When I stepped into the room, I was overcome with the sweet fragrance. I actually smelled it before I saw it, walking up the stairs. The first thing I thought of was tea. Tea with honey, of course. Then my mind wandered to exotic travels, steaming hot summers, and spices. I was reminded of nature, damp winters, feather comforters, biscuits (the English kind), and Christmas.
In short, I felt good when I stood in the Laib Wax Room. I even felt warmer being in that bright, small space.
Experiencing the Laib Wax Room. Photo courtesy The Phillips Collection, Washington, D.C.
I read the wall label only after leaving the room and discovered that the artist, Wolfgang Laib, was profoundly influenced by his experiences in India and Southeast Asia. My initial thoughts tell me that my experience of the room was also influenced by travels abroad and memories that remain special.
Have you been to see the Laib Wax Room yet? What did it make you think of?
Jane Clifford, Marketing Intern
(Left) Inside Ann Hamilton’s palimpsest (1989) at the Hirshhorn. (Right) Inside the Laib Wax Room at the Phillips. Wolfgang Laib, Wax Room (Where have you gone–where are you going?), 2013. The Phillips Collection, Washington, D.C. Photo: Lee Stalsworth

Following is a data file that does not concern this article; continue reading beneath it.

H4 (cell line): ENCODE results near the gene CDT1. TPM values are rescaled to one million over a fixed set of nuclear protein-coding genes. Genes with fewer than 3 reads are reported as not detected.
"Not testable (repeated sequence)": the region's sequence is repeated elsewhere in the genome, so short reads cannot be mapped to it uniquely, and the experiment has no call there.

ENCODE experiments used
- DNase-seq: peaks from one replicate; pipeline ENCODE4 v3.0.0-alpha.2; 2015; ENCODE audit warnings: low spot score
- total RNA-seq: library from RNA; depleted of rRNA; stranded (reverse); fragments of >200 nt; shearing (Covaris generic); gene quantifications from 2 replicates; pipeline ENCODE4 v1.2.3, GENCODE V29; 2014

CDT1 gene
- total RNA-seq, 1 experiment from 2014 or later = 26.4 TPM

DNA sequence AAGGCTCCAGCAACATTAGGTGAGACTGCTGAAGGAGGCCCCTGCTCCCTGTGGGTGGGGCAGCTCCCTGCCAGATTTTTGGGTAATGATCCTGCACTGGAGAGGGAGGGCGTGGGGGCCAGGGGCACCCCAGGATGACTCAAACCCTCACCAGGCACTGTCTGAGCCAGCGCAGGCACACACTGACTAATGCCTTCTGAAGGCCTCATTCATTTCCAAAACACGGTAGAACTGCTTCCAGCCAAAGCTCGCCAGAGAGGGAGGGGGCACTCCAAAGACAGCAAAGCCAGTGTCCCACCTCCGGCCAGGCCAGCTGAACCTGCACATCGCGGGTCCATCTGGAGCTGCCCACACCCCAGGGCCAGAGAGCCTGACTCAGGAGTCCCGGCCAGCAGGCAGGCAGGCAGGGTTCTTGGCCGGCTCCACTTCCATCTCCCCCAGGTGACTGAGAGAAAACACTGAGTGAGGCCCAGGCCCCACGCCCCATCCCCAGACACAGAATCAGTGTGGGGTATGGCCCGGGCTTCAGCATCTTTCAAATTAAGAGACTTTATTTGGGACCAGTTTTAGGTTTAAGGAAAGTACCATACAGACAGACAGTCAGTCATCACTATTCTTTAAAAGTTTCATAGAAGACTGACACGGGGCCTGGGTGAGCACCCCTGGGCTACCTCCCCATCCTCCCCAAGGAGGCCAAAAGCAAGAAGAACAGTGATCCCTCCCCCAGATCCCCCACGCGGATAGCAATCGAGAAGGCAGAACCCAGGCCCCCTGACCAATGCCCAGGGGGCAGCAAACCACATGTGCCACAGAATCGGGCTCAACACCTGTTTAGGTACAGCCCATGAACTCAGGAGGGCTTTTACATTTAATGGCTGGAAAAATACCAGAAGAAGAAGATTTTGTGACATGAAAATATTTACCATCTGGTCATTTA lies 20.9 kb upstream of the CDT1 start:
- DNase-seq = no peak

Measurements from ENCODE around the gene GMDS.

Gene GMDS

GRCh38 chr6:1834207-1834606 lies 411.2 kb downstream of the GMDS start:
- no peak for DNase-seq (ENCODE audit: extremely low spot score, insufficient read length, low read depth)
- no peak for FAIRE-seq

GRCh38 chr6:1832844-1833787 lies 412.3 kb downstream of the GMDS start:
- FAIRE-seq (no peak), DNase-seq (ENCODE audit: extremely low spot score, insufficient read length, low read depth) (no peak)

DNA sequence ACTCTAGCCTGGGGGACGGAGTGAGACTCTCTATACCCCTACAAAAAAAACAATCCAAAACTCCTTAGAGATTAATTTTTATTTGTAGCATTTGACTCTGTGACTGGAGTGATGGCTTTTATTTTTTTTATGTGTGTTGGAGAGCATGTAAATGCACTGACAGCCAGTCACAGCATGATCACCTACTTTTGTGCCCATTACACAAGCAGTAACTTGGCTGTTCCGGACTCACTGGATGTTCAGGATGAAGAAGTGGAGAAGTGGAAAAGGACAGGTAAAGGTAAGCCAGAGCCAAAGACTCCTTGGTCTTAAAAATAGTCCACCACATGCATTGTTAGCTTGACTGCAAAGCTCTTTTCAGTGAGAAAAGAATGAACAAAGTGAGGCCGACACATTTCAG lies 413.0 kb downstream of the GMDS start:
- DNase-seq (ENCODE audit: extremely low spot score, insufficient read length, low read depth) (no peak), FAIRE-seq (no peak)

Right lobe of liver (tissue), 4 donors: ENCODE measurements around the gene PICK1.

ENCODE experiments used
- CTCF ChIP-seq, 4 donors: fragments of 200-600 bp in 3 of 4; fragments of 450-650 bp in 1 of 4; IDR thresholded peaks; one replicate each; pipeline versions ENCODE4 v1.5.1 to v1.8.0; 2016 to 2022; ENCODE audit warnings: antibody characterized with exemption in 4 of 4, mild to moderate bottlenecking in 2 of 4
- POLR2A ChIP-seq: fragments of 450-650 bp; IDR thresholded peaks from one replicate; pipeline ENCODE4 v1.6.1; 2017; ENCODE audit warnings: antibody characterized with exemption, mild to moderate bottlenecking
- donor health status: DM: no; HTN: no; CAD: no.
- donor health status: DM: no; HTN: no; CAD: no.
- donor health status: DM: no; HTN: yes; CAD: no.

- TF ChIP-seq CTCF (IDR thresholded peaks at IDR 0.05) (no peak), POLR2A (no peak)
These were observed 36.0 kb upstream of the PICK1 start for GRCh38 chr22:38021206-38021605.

During a recent trip to Over, Under, Next: Experiments in Mixed Media, 1913-Present at the Hirshhorn Museum and Sculpture Garden, I walked into Ann Hamilton’s palimpsest and couldn’t help but think of the Laib Wax Room at The Phillips Collection. All four walls and even the ceiling of the installation at the Phillips are coated with roughly 440 pounds of beeswax; conversely, only the floor of Hamilton’s installation at the Hirshhorn is covered with beeswax tablets.
The installations are comparable in their intimate scale, but that’s about where the similarities between the two end. While Hamilton’s work provides endless content for contemplation (including thousands of hand-written notes and live snails), Wolfgang Laib’s stark room, bare save for a single light bulb, leaves visitors alone with their thoughts and senses.
A closer look at the beeswax tablets coating the floor of Hamilton’s palimpsest. Visitors put on protective booties before entering to prevent damage to the wax floor.
Amy Wike, Publicity and Marketing Coordinator
Works on view in Wolfgang Laib: Without Beginning and Without End at Sperone Westwater. Photos: Dorothy Kosinski
Looking at more moving work by Wolfgang Laib on my last visit to New York, on view at Sperone Westwater gallery in NYC through March 30. On the left, Burmese red lacquer over wood. On the right, the large golden ziggurat is made from raw beeswax (like our Laib Wax Room) over a wooden understructure and, on the shelves above, boats made of folded brass are nestled in rice.
Dorothy Kosinski, Director